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December 7: When Democrats Last Held the House

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North Dakota has not always been a Republican-controlled state, but you have to look far back to find when Democrats were driving the bus – especially in the state House of Representatives.

In 1964, the last time North Dakota voted for a Democrat for president, Democrats won control of the House for the first time, 65 to 44, lasting two years. It would be nearly 20 years until the party won control again.

Democrats won control of the House in 1982, 55 to 51, for the second and most recent time. Republicans controlled the Senate, 32 to 21. Those divides meant the majority parties needed bipartisan support to pass legislation that required a two-thirds vote.

On this date in 1982, those lawmakers took the oath of office. Republicans attributed the Democrats’ victory in 1982 to a poor farm economy and the strength of U-S Senator Quentin Burdick and Congressman Byron Dorgan. Both easily won reelection. Sixty-four percent of eligible voters turned out.

House Republicans, adjusted to their position as the minority. Leader Earl Strinden said House Republicans “provide options, alternatives and constructive criticism of the proposals and programs” Democrats bring forth.

Republican Governor Allen Olson encouraged a “spirit of cooperation” as the state faced a gloomy economy. He told lawmakers: “You will discover soon enough that all things are not possible. The success of this session will depend on your collective response to that realization.”

House Democrats had little experience running a legislative session and chairing committees. The House Republican leader criticized the Democrats for ending daily floor sessions too early and for not focusing hard enough on House-Senate conference committees, which have the responsibility to resolve differences between bills.

The divided Legislature worked through what was then the longest regular session in North Dakota history, lasting 75 days. It handled 1,408 bills and resolutions, which was also a record.

The unique session saw plenty of partisanship, with votes along party lines and House Republicans withholding votes on legislation that needed a two-thirds majority. Major bills included several tax increases and legislation bringing three junior colleges into the state higher education system.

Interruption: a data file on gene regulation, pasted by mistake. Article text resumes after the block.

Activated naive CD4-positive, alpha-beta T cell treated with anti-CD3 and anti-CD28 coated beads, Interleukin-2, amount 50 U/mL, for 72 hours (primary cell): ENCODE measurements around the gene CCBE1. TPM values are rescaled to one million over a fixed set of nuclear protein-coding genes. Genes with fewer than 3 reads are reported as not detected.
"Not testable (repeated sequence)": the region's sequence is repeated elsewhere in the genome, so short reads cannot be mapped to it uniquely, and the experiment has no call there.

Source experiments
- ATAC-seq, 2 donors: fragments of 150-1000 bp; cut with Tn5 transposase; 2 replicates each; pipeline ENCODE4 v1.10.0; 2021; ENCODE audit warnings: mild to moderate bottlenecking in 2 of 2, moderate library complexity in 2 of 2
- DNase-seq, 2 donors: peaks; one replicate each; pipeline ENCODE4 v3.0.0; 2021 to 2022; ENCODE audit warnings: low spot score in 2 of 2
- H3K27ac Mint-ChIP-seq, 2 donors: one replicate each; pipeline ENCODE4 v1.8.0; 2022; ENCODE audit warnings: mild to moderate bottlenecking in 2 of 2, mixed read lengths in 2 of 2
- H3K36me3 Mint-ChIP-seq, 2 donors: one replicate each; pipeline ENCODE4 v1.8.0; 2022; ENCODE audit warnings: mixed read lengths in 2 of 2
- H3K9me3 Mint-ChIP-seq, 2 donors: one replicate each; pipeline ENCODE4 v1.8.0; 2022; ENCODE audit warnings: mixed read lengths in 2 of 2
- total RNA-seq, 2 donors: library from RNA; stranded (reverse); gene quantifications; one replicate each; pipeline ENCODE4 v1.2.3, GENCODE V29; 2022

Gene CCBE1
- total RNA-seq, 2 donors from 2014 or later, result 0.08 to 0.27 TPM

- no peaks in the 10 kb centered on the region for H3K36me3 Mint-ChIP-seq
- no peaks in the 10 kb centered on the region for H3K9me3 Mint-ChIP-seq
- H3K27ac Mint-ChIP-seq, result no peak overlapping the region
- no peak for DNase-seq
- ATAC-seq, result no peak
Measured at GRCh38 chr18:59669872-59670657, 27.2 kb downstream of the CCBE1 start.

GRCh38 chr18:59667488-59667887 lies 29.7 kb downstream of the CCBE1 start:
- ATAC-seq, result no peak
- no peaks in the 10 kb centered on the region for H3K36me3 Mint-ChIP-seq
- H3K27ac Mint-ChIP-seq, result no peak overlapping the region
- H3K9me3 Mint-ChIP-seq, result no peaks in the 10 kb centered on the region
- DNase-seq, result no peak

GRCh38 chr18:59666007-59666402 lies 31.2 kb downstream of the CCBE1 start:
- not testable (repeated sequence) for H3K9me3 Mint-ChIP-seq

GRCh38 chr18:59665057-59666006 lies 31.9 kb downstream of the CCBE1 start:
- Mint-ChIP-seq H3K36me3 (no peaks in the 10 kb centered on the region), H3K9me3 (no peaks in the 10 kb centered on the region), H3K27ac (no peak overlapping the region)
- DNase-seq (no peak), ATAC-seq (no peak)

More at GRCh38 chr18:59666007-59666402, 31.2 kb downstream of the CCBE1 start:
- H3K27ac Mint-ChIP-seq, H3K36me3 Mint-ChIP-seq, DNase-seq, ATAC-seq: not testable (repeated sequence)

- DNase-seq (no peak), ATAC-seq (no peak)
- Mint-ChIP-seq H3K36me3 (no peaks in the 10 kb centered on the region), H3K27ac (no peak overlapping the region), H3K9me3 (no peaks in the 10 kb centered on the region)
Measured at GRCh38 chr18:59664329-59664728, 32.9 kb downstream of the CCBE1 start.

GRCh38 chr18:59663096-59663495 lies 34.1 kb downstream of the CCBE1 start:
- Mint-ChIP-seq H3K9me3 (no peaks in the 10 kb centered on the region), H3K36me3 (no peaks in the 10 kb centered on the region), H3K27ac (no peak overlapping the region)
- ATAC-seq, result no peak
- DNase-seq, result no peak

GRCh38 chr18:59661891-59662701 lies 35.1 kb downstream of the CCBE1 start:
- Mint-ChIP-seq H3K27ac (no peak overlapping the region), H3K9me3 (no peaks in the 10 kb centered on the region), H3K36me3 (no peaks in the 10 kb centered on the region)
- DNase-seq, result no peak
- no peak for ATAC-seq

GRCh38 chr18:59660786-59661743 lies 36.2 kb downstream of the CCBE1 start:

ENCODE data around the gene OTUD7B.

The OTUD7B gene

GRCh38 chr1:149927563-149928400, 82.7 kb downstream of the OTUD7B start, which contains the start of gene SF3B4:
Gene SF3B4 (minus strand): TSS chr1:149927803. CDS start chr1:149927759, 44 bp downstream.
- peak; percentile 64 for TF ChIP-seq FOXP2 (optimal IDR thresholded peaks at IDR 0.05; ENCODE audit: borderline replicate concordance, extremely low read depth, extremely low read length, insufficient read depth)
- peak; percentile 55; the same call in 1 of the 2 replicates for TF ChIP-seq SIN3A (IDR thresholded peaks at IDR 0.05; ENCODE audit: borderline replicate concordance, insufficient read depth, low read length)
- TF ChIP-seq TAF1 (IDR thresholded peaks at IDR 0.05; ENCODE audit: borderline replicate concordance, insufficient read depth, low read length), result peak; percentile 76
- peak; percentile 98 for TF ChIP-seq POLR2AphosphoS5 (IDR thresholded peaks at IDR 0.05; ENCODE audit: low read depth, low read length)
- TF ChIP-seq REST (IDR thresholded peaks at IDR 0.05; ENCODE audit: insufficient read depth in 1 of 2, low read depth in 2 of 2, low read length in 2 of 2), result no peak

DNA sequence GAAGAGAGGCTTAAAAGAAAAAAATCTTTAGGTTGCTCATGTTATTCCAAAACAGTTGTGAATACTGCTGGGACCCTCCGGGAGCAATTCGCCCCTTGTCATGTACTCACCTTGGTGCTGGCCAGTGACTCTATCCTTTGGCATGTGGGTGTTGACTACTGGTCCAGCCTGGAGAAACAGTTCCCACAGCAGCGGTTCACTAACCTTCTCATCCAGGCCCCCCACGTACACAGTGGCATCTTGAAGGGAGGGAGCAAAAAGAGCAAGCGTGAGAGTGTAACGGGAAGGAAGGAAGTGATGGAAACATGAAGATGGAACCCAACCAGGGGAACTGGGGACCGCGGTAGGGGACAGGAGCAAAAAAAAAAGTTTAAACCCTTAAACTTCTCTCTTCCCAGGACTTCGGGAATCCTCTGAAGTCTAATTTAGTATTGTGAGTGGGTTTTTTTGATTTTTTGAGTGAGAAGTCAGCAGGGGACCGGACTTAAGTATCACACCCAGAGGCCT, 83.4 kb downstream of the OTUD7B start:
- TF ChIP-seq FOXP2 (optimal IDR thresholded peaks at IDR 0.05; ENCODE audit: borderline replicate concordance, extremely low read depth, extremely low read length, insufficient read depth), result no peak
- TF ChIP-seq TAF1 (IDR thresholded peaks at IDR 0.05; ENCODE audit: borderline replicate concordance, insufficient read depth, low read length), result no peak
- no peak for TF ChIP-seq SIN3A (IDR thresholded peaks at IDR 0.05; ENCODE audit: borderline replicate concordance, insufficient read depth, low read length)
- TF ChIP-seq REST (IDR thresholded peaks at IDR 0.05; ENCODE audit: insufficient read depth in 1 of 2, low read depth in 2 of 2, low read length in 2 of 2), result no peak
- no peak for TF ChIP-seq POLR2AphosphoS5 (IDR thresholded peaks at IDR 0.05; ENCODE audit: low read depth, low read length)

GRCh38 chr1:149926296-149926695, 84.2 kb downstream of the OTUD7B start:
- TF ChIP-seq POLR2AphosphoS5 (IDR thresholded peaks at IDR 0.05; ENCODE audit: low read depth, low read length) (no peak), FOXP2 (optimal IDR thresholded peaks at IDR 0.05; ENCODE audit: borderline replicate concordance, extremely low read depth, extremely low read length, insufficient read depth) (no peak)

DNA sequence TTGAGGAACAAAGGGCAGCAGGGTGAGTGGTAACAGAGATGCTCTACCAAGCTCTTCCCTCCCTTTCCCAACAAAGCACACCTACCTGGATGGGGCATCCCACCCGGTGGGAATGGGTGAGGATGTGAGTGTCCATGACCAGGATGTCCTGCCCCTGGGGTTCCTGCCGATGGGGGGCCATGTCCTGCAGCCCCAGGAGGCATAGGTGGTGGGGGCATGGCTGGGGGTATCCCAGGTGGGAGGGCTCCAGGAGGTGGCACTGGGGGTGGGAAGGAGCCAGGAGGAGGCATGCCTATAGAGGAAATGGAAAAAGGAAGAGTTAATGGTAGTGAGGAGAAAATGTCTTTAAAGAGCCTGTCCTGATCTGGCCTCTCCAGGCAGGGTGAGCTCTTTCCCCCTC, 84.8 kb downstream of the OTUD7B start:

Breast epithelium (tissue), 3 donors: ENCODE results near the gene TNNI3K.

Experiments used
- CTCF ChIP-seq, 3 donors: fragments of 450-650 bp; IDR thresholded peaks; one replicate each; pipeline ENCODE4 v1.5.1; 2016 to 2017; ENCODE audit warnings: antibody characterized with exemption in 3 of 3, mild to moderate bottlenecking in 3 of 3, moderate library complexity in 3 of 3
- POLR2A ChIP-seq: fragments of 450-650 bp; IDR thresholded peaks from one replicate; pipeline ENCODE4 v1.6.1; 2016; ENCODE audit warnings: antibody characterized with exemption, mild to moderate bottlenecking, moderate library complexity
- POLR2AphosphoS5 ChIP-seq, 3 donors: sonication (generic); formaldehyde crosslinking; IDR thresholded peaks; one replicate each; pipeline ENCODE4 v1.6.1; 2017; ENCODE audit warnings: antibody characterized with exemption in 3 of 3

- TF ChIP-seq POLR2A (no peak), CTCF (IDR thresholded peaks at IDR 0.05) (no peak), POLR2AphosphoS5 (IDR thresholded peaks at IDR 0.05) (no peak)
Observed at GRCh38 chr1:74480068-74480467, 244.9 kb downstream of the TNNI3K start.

Republicans won back the House in 1984, and have controlled it since.

Dakota Datebook by Jack Dura


  • The Bismarck Tribune. 1964, December 16. Page 16: Governor says 1965 session could be most monumental one since first one, 75 years ago
  • The Bismarck Tribune. 1965, January 5. Pages 1, 2: 39th Legislature convenes
  • The Bismarck Tribune. 1966, November 9. Page 1: GOP grabs Legislature
  • The Bismarck Tribune. 1982, November 4. Pages 1, 2: Demos control House
  • The Bismarck Tribune. 1982, December 6. Page 3: Control of labor committee debated
  • The Bismarck Tribune. 1982, December 7. Page 1: Parties almost set for session, Page 3: Demos adopt committee plan, Page 3: Olson welcomes legislators
  • The Bismarck Tribune. 1982, December 11. Pages 1, 3: Legislators of ‘65 reconvene in Bismarck
  • The Bismarck Tribune. 1983, April 19. Page 1: Leaders peg hopes on Nething’s offer, Page 1: House Republicans hold wild card in final game
  • The Bismarck Tribune. 1983, April 21. Pages 1, 2: Spending, tax deals end longest session, Pages 1, 2: Lawmakers increase N.D. taxes
  • The Bismarck Tribune. 1983, April 24. Page 2B: New laws may spark referral drive
  • The Bismarck Tribune. 1984, November 7. Page 36: Republicans take control of House
  • Summary of North Dakota Election Statistics, 1980-Present, Statistics & Turnout:
  • Journal of the Constitutional Convention for North Dakota, 1889: (See page 224)
  • Legislative Council staff. (2021). Bills, resolutions, and legislative days 1961-2021. North Dakota Legislative Council: Bismarck, ND
  • Legislative Council staff. (2021). Legislative sessions - Dates of convening and adjourning since statehood. North Dakota Legislative Council: Bismarck, ND

Dakota Datebook is made in partnership with the State Historical Society of North Dakota, and funded by Humanities North Dakota, a nonprofit, independent state partner of the National Endowment for the Humanities.

Any views, findings, conclusions, or recommendations expressed in the program do not necessarily reflect those of Humanities North Dakota or the National Endowment for the Humanities.

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